Essentials for Travel in Australia

A Travel Guide for Australia will help you to plan your visit and always comes in handy. I rarely travel without my trusted Lonely Planet Guide.

Travel Insurance is essential for peace of mind while you travel in Australia. I always use World Nomads so I can concentrate on enjoying my trip without worrying about something going wrong.

Pin It! Save this post for later!

More on Visiting Australia

Swimming with Turtles in the Lovely Low Isles

How to See Gorgeous Green Island in Cairns

15 Best Reasons to Visit Brisbane in Australia

A Fun Day Catching the Ferry to Fitzroy Island

The Best Places to Stay in Sydney, Australia

15 of the Best Sunset Spots in Sydney

Beautiful Tasmania Road Trip – 2-Week Itinerary

How to Spend 3 Days or more in Historic Hobart

15 Top Tips for a Stop Over in Dubai

17 thoughts on “Hugging a Koala in Australia – It’s Unforgettable”

  1. What a lovely experience. I would love to hold Koala one day. I saw your video, and I loved how the Koala hugged you tight after you kinda moved your hands. It must have felt amazing.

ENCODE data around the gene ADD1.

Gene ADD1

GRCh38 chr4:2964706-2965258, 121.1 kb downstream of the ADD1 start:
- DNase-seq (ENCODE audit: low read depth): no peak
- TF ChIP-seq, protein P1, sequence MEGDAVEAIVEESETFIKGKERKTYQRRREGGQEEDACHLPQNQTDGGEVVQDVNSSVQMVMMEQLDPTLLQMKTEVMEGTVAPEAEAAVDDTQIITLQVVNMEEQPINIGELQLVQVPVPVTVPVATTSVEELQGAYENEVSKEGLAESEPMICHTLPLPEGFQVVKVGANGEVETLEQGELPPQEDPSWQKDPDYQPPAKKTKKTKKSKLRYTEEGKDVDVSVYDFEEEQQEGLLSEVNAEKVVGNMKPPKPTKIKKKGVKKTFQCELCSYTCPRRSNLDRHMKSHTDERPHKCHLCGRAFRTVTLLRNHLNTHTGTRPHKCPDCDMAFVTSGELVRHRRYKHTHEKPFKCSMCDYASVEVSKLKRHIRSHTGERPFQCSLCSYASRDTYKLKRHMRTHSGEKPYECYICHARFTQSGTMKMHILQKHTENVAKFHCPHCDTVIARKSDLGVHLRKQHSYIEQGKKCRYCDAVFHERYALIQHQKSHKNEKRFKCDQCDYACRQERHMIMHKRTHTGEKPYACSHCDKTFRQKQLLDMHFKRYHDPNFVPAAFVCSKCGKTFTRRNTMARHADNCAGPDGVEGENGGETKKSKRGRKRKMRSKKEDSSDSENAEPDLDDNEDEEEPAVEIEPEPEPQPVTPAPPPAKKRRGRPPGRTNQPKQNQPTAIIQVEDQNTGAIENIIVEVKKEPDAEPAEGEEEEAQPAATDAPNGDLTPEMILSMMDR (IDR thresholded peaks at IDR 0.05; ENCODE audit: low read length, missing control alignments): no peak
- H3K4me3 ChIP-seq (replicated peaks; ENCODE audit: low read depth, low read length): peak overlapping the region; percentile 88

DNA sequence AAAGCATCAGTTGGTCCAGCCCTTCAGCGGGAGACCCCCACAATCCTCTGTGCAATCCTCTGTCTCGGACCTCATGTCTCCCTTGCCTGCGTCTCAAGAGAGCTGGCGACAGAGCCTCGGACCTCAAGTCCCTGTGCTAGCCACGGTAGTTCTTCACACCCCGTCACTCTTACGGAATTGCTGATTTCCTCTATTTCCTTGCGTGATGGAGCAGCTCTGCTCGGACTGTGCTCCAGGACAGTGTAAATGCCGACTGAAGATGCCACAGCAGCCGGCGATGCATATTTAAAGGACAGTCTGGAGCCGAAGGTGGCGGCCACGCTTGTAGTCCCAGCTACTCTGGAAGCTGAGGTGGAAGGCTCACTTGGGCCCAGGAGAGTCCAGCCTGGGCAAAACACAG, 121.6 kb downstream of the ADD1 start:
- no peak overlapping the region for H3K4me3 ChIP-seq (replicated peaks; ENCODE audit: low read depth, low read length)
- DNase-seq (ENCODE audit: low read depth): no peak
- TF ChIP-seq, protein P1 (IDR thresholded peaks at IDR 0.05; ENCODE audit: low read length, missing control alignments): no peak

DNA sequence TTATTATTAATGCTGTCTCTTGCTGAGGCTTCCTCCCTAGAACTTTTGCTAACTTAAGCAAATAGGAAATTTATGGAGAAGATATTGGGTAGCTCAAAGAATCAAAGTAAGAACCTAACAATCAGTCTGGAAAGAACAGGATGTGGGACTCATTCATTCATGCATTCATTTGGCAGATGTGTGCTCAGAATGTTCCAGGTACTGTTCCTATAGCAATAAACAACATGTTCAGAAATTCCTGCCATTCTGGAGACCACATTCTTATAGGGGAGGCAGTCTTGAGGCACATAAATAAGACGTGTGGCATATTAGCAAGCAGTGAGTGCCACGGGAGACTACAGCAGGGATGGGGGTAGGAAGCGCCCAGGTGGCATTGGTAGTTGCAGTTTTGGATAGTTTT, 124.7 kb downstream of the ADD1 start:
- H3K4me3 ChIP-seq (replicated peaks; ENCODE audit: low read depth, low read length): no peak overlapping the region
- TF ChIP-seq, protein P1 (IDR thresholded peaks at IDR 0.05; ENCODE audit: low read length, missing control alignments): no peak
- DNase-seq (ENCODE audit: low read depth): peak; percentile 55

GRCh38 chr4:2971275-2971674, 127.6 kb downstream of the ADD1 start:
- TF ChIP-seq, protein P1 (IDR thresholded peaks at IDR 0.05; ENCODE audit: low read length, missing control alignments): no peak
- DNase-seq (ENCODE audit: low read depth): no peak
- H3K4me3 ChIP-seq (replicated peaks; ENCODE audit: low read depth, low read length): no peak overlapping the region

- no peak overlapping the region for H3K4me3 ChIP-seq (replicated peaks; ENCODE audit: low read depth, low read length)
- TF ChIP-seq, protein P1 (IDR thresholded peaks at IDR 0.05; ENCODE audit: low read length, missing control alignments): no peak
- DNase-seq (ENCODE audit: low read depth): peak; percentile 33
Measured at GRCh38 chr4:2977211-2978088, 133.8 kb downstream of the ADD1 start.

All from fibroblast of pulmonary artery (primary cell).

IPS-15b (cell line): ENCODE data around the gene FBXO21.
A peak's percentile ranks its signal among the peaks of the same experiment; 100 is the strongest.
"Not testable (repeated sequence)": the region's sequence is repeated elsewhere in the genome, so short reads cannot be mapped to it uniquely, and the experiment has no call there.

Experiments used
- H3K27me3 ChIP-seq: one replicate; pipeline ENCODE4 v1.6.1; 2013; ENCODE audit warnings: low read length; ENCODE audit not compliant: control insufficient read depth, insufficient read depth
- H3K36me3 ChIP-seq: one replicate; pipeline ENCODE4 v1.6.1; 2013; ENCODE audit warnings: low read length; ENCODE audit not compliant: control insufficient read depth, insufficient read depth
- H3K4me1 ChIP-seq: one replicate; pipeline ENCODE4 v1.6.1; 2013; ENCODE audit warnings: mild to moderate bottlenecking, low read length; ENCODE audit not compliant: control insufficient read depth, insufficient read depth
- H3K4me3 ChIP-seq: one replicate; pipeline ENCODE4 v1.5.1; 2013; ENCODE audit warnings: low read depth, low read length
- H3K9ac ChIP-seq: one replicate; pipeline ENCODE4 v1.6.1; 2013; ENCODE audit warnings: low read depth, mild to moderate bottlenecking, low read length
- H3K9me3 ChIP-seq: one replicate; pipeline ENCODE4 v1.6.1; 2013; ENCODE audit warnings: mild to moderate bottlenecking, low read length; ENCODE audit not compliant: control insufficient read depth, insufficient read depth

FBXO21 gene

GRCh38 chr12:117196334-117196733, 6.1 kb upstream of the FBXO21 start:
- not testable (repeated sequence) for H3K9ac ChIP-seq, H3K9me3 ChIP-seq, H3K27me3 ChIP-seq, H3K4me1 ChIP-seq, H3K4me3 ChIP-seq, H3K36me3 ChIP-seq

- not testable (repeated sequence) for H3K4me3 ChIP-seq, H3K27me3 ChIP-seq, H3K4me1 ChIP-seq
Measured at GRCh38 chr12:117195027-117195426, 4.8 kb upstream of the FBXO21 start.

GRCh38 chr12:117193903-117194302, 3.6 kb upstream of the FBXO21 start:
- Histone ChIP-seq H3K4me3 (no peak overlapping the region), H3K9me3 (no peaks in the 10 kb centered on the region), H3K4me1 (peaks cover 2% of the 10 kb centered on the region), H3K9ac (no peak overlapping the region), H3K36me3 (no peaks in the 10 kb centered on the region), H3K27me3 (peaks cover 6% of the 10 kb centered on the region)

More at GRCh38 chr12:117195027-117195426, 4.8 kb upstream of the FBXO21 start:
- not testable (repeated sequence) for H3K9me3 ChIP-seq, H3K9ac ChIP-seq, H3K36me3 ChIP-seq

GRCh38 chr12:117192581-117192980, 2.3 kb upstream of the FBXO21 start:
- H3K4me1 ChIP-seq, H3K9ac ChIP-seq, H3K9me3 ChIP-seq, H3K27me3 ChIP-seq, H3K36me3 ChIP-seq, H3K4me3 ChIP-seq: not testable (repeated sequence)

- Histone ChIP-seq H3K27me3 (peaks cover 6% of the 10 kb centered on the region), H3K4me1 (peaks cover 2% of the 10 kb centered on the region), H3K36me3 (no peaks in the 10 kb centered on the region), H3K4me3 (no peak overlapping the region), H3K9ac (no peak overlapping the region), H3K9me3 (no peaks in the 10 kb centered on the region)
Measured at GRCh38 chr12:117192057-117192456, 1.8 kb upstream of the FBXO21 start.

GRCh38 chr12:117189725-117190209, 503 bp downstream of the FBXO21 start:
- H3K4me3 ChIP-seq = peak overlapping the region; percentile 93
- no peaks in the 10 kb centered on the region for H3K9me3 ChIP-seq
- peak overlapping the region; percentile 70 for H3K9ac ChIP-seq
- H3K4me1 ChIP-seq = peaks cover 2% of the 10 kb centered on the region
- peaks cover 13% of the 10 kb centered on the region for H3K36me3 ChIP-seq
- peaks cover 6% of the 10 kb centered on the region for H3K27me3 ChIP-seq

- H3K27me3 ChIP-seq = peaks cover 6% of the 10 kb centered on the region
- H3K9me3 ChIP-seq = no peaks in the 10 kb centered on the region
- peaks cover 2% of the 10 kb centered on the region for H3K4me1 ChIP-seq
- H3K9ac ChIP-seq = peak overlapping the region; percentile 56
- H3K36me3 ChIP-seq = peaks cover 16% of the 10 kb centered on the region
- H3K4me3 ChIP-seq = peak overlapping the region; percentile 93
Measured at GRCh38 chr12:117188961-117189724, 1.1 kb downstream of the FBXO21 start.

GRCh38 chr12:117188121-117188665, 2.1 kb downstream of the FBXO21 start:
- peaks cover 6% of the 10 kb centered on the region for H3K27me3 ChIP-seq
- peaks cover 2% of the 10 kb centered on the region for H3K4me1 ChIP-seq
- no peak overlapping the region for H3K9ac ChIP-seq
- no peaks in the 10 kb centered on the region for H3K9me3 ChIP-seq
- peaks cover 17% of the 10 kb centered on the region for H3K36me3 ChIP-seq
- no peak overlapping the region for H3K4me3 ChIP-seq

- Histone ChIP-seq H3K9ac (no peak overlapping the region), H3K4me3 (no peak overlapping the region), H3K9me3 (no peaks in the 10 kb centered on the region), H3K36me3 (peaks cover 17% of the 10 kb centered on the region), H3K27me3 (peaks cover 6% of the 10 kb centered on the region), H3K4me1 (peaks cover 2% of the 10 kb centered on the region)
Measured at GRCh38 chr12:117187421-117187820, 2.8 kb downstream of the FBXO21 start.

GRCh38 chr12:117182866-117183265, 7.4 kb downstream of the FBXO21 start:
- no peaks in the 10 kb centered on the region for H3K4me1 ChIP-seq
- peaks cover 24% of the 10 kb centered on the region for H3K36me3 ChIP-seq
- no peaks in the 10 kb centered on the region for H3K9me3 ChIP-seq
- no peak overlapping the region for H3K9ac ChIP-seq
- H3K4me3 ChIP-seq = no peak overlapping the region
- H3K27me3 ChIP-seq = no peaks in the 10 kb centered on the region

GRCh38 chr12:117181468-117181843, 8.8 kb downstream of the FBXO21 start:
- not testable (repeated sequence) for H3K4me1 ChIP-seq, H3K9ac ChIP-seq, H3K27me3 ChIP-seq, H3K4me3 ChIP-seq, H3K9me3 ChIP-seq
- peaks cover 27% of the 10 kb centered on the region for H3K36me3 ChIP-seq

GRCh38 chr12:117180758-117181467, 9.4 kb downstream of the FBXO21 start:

2. What an amazing experience and a new one to me, as I just thought they were protected in all states…thank you for the enlightenment and they do look so cute and cuddly…

  3. I’ve hugged a koala, and it is really cool! Ours was just outside Adelaide with strict monitoring which is great to see.

  4. I love koalas. They are so cute. I am happy to learn that koalas naturally like to hug. So it’s something to put on my bucket list if I go to Australia again someday. Thanks for sharing!

  5. Wow, I would love to hug a koala, especially since it supports research and conservation. And I really enjoyed watching your video to see exactly how it all happens.

  6. This looks like an amazing and unforgettable experience! It’s great to know how friendly they are and all the work is done to protect them. I would love to visit Australia and hug a koala one day.

  7. I’ve cuddled koalas a few times. The first time was when I was a little girl and the koala weed down my dress. I stunk all day! He was still cute though!

  8. Thank you for this! What an awesome experience. My husband has been talking about going to Australia, and my daughter just loves Koalas. It helps so much to know what is and isn’t possible at different Koala experiences. And thanks also for the information on helping endangered Koalas. <3

  9. I would love to hug a koala. Are they able to reintroduce these animals into their natural habitats? It’s so sad that they’re now endangered.

Leave a Reply

Your email address will not be published. Required fields are marked *